The Walter D. Palmer Leadership Learning Partners Charter School announced Wednesday that it would hold a lottery this week to begin cutting its student enrollment nearly in half.

The action came on the same day that the Philadelphia School District opened proceedings to revoke the school's charter.

The K-12 charter has been operating with 1,290 students on its campuses in Northern Liberties and Frankford, though the district maintains it is not allowed to enroll more than the 675 it agreed to when it signed its charter in 2005.

And this summer, the Pennsylvania Department of Education cut off funding for the additional students after a state Supreme Court decision in favor of the district, causing the already financially strapped charter to plunge into greater fiscal peril.

The charter has not announced when the students who lose the lottery, scheduled for K-8 students on Thursday, will be forced to leave. High school enrollment is to be dealt with later. The School District already has sent letters to Palmer parents and held informational sessions to inform them how they can transfer their children to other schools.

Walter Palmer, a lecturer at the University of Pennsylvania and founding board president of the school that bears his name, did not mention the lottery as he left the charter revocation hearing, which started Wednesday and is expected to continue into November.

Asked if the school would remain open this year, he said, "It's going to be touch and go. We're talking to friends and associates."

Wednesday's hearing was scheduled after the Philadelphia School Reform Commission voted in the spring to revoke Palmer's charter on multiple grounds, including shaky finances and a history of poor academic performance. Palmer contested the move. The sparsely attended hearing was the first charter revocation hearing to be held by the district, which operates 86 charters, enrolling more than 67,000 students.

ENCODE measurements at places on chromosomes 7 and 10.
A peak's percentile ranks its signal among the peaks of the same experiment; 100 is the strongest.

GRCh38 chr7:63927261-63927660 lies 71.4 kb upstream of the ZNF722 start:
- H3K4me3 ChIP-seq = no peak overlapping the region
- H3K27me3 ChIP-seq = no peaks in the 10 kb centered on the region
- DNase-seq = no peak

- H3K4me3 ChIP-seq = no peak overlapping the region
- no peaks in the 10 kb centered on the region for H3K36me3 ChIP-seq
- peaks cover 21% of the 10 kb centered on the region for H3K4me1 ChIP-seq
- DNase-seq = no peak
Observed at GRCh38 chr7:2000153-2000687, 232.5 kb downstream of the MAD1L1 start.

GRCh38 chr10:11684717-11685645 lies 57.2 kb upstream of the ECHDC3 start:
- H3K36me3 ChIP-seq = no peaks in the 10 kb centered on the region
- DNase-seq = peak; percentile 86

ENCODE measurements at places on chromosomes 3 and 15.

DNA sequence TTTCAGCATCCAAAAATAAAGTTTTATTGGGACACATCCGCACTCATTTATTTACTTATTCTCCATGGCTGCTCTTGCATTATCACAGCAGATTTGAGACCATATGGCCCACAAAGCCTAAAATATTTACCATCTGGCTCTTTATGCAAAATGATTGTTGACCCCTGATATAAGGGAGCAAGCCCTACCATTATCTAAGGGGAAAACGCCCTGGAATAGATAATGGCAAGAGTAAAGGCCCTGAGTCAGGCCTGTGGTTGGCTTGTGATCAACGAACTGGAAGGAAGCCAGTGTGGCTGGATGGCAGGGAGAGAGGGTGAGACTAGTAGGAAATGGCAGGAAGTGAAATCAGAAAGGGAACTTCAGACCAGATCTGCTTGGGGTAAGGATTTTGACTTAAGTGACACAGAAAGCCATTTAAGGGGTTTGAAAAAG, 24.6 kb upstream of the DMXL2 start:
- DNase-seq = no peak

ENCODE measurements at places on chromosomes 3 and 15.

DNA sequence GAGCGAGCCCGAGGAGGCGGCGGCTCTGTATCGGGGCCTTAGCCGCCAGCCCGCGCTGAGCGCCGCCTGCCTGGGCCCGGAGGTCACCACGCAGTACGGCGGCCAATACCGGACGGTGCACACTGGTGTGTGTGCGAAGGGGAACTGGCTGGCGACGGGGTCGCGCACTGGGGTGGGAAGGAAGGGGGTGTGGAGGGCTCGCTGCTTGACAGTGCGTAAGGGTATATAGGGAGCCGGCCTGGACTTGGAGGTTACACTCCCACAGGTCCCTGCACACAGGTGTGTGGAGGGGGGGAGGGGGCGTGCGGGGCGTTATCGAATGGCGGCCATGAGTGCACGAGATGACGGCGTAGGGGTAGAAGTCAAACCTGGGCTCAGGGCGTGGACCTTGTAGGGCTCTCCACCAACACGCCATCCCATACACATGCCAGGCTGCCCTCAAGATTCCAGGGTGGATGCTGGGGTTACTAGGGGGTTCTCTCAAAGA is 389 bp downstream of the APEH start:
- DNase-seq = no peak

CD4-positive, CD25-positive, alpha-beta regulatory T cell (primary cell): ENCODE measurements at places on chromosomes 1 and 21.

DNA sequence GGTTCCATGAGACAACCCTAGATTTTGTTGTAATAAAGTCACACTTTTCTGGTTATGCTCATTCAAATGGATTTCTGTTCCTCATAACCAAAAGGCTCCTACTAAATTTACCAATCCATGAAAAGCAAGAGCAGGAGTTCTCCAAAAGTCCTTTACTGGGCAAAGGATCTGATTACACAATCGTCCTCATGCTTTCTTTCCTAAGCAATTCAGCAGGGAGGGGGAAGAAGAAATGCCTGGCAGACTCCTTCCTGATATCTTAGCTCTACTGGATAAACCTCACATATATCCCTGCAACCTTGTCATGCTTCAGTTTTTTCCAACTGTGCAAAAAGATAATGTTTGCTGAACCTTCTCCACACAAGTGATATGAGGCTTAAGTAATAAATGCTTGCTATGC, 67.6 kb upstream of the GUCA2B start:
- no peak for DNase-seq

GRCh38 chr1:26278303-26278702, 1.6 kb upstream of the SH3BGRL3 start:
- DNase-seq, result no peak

The hearing officer will issue findings and conclusions to the commission, and after a 30-day comment period, the commission will decide whether to accept the report.

In a blistering opening statement, the School District said the charter is among the lowest-performing schools in the state academically and its test scores are on the decline. The charter also has failed to pay vendors for services, has run a $3.6 million deficit, and has not filed required audit reports on time, said Allison Petersen, the lawyer representing the district.

The charter also has failed to pay required contributions to the state education retirement system, resulting in School District subsidies being withheld by the Education Department - $291,000 in August.

Petersen said the charter has overbilled the School District and has not repaid the money.

Commonwealth Court year ordered the charter to repay the district $1.5 million it had received in payments for the students it was not authorized to have. Earlier this month, the School District filed documents in Common Pleas Court to enforce that order and make the charter repay funds.

Robert Gamburg, the lawyer for Palmer, said in his opening statement that many of the problems cited by Petersen have been remedied.

"This revocation hearing is nothing more than an attempt by the School District to sully the name of one of the most foremost civil-rights and educational leaders that our city has ever known and will ever know," he said.

215-854-4693 @ssnyderinq

Inquirer staff writer Martha Woodall contributed to this article.